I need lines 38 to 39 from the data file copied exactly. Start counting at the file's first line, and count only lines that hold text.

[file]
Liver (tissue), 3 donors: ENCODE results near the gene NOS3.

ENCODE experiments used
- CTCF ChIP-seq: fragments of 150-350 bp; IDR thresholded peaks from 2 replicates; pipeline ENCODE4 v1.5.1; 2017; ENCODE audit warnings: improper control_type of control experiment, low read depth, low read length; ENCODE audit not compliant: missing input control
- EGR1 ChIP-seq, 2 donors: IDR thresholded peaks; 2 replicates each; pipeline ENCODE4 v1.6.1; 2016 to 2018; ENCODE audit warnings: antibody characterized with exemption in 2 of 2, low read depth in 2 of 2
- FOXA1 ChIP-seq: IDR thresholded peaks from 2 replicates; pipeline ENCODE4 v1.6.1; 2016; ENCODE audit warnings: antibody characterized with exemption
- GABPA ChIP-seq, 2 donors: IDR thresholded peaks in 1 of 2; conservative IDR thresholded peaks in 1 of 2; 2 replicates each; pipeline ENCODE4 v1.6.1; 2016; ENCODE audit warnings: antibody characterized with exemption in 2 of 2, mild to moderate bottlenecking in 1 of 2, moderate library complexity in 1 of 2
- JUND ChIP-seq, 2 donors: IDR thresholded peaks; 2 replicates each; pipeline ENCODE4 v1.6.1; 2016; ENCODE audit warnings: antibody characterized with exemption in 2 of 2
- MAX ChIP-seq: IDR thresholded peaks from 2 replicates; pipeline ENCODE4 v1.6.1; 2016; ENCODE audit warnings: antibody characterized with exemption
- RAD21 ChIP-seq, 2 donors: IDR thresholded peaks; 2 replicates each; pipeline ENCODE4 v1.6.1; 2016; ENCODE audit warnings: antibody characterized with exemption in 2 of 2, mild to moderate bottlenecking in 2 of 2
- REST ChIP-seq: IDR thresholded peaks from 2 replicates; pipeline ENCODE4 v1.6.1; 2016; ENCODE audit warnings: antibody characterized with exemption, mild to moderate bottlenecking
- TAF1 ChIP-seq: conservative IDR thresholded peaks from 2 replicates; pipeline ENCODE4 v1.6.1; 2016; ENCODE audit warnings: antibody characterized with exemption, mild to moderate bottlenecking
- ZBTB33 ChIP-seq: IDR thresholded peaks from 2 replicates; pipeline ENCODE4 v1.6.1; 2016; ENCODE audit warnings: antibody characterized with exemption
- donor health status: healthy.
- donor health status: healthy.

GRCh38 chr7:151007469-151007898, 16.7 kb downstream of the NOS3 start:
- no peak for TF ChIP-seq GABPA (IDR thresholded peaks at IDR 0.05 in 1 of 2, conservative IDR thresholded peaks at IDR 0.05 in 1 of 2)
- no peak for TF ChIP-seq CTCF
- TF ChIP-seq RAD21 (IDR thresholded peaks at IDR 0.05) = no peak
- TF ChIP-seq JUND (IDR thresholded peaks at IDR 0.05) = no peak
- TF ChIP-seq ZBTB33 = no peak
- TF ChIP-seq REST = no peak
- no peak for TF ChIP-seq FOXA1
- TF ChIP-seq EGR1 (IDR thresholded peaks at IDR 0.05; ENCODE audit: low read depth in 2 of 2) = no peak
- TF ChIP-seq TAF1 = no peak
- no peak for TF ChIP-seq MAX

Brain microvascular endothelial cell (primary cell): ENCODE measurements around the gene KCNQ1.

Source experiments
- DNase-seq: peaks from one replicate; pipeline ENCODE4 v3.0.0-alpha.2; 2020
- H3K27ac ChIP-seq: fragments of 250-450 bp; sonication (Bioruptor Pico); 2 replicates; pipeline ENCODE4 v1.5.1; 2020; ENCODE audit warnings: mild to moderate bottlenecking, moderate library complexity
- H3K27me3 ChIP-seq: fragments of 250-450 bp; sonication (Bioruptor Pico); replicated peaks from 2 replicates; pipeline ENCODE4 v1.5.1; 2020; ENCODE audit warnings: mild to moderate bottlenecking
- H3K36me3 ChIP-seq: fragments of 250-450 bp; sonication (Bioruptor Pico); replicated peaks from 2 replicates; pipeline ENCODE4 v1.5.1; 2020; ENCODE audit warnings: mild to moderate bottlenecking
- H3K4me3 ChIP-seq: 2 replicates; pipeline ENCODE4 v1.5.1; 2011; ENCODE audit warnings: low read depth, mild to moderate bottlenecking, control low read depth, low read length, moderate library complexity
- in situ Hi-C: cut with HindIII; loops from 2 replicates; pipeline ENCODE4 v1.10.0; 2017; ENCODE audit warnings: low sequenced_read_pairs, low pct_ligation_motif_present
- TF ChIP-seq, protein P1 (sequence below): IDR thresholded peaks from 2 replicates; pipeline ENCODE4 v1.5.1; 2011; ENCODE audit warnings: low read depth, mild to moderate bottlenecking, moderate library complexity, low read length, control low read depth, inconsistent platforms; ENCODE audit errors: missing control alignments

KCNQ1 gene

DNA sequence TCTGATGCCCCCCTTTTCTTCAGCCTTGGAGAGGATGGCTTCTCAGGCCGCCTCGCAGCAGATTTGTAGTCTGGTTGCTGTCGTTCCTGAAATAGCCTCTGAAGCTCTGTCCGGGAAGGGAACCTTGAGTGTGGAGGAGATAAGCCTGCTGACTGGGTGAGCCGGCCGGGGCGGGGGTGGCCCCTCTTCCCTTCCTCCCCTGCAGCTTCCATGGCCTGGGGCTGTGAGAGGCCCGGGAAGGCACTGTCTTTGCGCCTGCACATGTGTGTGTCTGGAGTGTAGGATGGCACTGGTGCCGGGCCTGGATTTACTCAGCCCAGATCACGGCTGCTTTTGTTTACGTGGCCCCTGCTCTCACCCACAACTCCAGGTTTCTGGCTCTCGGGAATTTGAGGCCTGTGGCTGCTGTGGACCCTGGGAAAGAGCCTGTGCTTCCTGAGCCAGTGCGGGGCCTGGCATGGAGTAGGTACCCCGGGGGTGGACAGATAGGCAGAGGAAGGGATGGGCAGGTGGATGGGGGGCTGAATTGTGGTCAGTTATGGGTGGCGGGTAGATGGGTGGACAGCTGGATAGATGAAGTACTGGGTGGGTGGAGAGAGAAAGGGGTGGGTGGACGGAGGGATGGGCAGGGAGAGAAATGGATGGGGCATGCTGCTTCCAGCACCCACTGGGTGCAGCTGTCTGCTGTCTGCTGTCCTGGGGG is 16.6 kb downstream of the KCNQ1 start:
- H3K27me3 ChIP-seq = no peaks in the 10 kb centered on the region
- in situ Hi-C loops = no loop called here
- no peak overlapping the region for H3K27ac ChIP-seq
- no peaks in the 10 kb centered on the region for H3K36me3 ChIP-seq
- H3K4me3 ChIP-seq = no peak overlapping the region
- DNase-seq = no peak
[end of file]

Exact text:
- in situ Hi-C loops = no loop called here
- no peak overlapping the region for H3K27ac ChIP-seq